They had only made it one block when Dhruv began to whine: “I forgot my backpack!” Ronak made a noise that was a combination of a laugh and a sigh.
“Okay, I’ll get it buddy,” Ronak said. “Be right back!” Tanya watched them go. Ronak held Pragati’s head so it wouldn’t bounce as he jogged slowly back down the street. She even heard the baby laugh as Ronak would occasionally lean down to blow raspberries on her cheek. Dhruv occupied himself by inspecting a praying mantis while Tanya tried to piece things together in her mind but failed to come up with an explanation to what she experienced.
As her mind wandered she noticed the sky begin to flicker between the grayish orange view she expected and a bright baby blue. It reminded her of watching a damaged VHS tape. The tracking filtered between two views that took up the same amount of space but were obviously not meant to simultaneously coexist. She looked at her house and saw it fading in and out of existence. One second it was the world she knew, and the next she was in the wilderness.
“Dhruv,” Tanya asked, “Are you seeing this too?”
“Yes, I see her,” Dhruv said.
“What? See who?”
“Look Mommy, the witch, she’s right there!”
The shape stood in the street, staring at them. Its hair was matted and dark. Its clothes were coated in dirt and grime. Tanya couldn’t make out any facial expressions as the long dark hair covered most of its face. The shape turned and began running in the direction of their house.
“Hey!” Tanya shouted. She began to run then heard Dhruv’s soft cries. “Run to the neighbor’s house Dhruv, I’ll be right back.” She watched Dhruv run further down the street before taking off towards their home. “Ronak!” she shouted, “Ronak!!”
The front door to their house was wide open when Tanya arrived. She ran inside, shouting for Ronak. The house was silent inside. She ran into the living room, the dining room, the kitchen-
The basement door was open. Tanya saw their backpacks hanging on the wall just inside the stairwell leading to the basement. At the bottom of the stairs Ronak lay crumpled on the floor in a pool of blood. Tanya ran down the stairs. Ronak’s skull was smashed. He wasn’t breathing as she turned him over. Pragati was nowhere to be found. A shadow fell across the basement. At the top of the stairs, the shape, now clearly a woman stood staring down at Tanya, with Pragati in her arms.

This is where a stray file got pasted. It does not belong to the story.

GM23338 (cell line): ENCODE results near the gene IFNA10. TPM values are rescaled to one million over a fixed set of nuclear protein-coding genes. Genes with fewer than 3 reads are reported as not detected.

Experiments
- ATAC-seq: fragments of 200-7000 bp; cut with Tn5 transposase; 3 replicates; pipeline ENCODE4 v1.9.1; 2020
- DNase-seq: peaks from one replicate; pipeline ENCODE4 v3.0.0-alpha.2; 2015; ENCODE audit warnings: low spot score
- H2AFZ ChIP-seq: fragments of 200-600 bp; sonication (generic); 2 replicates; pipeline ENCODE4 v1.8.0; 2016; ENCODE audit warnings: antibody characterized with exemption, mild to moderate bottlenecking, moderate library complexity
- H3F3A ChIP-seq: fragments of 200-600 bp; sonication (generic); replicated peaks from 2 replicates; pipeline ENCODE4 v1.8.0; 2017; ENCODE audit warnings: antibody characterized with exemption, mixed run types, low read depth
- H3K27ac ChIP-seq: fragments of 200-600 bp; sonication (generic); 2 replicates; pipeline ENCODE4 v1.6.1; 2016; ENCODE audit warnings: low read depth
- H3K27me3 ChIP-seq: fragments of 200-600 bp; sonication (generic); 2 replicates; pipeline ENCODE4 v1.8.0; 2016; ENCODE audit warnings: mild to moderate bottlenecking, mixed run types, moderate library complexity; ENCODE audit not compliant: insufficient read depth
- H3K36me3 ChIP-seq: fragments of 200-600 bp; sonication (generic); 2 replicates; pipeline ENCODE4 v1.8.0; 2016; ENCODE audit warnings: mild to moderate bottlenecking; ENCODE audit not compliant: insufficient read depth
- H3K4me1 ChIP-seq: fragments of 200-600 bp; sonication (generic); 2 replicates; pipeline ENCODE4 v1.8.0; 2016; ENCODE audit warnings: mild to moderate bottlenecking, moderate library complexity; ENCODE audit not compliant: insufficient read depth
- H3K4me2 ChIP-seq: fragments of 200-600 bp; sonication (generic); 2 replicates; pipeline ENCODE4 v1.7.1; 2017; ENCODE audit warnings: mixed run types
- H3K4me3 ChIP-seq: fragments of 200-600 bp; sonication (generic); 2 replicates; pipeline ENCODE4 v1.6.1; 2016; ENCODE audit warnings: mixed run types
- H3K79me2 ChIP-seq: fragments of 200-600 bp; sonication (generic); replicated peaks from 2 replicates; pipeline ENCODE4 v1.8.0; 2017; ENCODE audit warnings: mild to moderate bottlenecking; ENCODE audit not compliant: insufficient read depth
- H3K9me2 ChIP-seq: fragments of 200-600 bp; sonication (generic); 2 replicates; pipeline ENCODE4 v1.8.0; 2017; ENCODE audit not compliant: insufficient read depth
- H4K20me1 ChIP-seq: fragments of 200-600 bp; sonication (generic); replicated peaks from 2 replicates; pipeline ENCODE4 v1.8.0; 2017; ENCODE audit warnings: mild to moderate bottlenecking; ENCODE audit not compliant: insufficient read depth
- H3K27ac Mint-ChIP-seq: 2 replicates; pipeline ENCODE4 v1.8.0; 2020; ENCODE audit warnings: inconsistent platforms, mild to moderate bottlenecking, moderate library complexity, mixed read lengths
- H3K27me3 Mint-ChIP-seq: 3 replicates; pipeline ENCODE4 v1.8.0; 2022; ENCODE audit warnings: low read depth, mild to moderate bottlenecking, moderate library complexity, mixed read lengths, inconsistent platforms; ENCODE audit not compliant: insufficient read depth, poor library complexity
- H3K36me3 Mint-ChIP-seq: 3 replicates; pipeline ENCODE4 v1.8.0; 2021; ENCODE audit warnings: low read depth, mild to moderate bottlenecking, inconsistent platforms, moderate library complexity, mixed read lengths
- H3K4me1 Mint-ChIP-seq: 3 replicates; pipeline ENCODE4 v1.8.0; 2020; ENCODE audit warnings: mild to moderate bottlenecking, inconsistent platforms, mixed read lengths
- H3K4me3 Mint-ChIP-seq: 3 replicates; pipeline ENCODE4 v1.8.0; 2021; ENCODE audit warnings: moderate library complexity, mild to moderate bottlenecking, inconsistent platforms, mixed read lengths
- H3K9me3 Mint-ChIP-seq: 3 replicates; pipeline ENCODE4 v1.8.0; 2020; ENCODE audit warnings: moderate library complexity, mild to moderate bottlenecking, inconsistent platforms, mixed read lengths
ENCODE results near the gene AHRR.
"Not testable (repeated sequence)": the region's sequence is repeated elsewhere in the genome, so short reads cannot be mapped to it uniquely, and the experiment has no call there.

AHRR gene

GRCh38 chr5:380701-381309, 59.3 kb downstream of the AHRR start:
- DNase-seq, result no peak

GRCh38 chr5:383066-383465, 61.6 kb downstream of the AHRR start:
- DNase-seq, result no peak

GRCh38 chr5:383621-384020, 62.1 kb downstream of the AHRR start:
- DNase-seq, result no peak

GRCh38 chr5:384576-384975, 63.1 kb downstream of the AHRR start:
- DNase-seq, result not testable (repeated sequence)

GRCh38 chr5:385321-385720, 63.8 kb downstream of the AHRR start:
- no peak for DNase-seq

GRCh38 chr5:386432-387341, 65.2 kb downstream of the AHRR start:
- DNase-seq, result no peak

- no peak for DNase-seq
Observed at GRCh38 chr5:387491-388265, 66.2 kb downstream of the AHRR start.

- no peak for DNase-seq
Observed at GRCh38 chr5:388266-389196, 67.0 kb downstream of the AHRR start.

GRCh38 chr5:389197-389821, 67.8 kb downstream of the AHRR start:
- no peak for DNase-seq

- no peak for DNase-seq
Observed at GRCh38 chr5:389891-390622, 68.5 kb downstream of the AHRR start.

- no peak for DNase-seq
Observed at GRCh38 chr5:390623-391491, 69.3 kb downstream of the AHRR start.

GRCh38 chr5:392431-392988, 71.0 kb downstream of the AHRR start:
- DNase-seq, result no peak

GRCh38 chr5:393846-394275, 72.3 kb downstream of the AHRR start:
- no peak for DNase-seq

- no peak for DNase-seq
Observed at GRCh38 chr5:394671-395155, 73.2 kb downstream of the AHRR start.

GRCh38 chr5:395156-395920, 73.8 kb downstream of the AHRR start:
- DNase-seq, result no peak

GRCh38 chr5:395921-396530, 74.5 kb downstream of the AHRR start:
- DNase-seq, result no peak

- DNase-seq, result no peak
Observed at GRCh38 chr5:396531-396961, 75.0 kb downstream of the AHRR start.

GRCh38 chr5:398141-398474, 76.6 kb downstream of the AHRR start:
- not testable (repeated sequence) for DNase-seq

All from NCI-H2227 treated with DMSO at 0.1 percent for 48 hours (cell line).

“Give me my daughter,” Tanya said.
The woman shook her head while patting Pragati’s back. Then turned and walked away.
Tanya ran up the stairs to see the woman entering the woods with Pragati.
Tanya ran. She ran harder and faster than she thought possible. Occasionally tripping over a root, rock, or branch. Her clothes were completely covered in mud but she continued to run until she reached the end of the woods, and her legs gave out. A train track separated the woods from a small abandoned canal. Beyond that, the noise of the highway echoed against the trees.
Defeated, without a single sign of the woman or Pragati, Tanya began the long walk back home.
She walked for what felt like hours, eventually arriving at their home.
As she entered the kitchen, she noticed the basement door was now closed. She opened it, and saw Ronak’s body no longer lay crumpled on the floor. There was no blood.
A hand grabbed her from behind.
“Who are you?” a voice said. Tanya now saw Pragati. She scratched at the hand and reached for her daughter. “Ow, hey stop it!” Pragati cried out as her body was pulled from the baby carrier. “What the fuck-” Tanya punched and scratched and pushed against the person restraining her. She grabbed the baseball bat by the door and swung hard. She heard the body fall down the basement stairs. She looked down to see Ronak, once again lying in a pool of blood.
Tanya carried Pragati into the living room. She placed her daughter into her playpen and walked outside. In a daze she walked down the street toward their neighbor’s house, looking for Dhruv. She watched as her son stared at her horrified. Then he raised a finger to point and said, “Look Mommy, the witch, she’s right there!”
Next blog will be out soon.Desai Thoughts MEdia.